CHICAGO (Reuters) - The days on which U.S. presidential elections are held every four years are hazardous -- and not just for politicians.
It turns out that more people die in traffic accidents on those days than comparable days one week before and one week later, according to a study published on Tuesday.
Reasons for the jump in fatalities could range from increased traffic and distracted or unfit drivers on the road to people traveling unfamiliar routes or simply being in a hurry, Dr. Donald Redelmeier of the University of Toronto and Robert Tibshirani of Stanford University said.
"We hypothesized that mobilizing approximately 50 percent to 55 percent of the population, along with U.S. reliance on motor vehicle travel" might result in more fatal election day crashes, the authors said.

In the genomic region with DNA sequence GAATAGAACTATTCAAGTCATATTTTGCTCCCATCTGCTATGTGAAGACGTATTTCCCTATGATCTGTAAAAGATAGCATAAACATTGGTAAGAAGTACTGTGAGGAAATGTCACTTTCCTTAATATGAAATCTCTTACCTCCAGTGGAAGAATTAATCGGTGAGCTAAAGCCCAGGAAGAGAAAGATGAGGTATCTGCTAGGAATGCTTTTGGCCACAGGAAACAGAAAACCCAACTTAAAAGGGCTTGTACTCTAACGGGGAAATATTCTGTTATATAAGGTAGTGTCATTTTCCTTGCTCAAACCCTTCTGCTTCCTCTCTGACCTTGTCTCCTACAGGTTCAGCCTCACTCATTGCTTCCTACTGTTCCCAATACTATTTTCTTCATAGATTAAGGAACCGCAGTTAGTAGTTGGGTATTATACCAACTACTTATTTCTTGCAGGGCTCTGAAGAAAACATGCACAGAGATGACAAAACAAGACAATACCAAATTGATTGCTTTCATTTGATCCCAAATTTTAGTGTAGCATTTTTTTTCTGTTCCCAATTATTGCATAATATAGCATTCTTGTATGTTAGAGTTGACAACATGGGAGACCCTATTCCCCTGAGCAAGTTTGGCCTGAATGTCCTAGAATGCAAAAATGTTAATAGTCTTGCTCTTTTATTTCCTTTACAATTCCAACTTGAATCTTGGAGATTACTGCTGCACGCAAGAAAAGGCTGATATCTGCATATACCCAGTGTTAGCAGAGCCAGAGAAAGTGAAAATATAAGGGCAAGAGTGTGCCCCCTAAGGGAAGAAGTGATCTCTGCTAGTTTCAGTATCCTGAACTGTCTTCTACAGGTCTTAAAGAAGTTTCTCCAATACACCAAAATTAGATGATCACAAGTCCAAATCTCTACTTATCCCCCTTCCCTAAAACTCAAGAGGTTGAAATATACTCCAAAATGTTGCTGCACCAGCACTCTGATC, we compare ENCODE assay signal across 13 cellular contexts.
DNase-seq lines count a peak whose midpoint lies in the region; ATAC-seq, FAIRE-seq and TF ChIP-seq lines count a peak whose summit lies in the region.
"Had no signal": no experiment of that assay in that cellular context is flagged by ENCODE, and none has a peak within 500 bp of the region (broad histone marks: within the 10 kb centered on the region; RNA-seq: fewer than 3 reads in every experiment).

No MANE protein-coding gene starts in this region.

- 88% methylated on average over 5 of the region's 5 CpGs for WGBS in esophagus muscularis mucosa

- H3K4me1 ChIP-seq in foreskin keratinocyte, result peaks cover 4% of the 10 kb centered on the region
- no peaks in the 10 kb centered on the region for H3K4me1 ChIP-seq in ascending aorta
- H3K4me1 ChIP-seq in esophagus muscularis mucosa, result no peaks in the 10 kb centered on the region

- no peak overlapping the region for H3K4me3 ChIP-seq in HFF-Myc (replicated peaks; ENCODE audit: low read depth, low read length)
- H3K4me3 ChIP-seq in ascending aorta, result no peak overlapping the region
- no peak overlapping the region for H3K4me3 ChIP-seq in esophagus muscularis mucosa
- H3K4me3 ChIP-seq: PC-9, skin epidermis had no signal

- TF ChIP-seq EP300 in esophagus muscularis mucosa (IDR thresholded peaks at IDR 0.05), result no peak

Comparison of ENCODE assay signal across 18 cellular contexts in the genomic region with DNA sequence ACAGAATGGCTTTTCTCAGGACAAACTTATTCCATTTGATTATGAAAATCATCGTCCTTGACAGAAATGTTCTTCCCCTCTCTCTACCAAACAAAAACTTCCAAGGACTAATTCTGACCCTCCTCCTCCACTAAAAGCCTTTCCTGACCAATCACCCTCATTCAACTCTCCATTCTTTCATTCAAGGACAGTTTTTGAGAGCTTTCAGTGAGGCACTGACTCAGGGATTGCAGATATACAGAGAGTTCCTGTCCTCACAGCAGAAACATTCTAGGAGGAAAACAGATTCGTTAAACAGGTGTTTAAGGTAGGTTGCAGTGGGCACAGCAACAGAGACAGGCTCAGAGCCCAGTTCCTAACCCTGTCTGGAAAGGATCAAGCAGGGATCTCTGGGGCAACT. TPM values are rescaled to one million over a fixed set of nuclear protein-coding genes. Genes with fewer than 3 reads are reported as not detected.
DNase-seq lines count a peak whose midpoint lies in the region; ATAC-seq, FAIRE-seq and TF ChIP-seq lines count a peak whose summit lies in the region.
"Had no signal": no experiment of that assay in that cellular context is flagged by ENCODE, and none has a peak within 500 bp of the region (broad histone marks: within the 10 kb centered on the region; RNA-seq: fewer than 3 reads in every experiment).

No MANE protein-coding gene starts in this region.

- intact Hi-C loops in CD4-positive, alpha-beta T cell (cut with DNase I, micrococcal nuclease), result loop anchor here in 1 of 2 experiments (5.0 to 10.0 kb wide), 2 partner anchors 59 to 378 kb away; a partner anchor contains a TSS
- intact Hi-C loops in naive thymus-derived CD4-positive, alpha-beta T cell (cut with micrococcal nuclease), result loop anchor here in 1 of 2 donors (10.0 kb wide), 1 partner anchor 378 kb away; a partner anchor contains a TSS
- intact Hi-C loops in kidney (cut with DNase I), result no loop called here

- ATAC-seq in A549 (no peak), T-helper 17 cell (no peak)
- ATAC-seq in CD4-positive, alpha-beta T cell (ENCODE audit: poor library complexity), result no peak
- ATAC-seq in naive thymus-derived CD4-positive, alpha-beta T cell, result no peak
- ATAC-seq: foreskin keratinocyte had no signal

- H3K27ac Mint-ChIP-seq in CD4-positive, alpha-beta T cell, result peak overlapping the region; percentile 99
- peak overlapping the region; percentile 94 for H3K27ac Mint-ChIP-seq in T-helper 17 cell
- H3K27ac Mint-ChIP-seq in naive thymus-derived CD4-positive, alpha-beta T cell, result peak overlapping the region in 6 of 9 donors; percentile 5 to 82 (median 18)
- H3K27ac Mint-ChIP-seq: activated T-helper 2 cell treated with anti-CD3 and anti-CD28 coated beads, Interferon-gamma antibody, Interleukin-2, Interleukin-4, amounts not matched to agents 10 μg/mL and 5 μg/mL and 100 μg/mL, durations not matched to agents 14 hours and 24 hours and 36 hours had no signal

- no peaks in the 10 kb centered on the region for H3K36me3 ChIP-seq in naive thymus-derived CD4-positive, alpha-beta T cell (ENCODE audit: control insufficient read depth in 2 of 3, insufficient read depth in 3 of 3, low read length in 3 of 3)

By law presidential elections occur on the Tuesday following the first Monday in November. This year's election will take place on Tuesday Nov 4.
The research team looked at U.S. traffic-related deaths starting with Jimmy Carter's election to the White House in 1976 and ending with President George Bush's re-election in 2004.
On the eight election Tuesdays, a total of 1,265 people -- drivers, passengers or pedestrians -- were killed during the hours that polls were open, equivalent to 158 per day or 13 per hour. On the 16 Tuesdays a week before and a week after election day, 2,152 people were killed in the same time span -- equivalent to 134 per day or 11 per hour.
The researchers, who wrote about their research in a letter to this week's Journal of the American Medical Association, said it was likely the same effect "could extend to crashes of lesser severity so that on average U.S. presidential elections might also result in hundreds of additional individuals with nonfatal injuries."
The election day hazard is nonpartisan, the researchers said, being the same whether a Republican or a Democrat was elected. It is also, they said, worse than an already documented increase in traffic accidents that occurs on Super Bowl Sundays.
(Reporting by Michael Conlon; editing by Maggie Fox)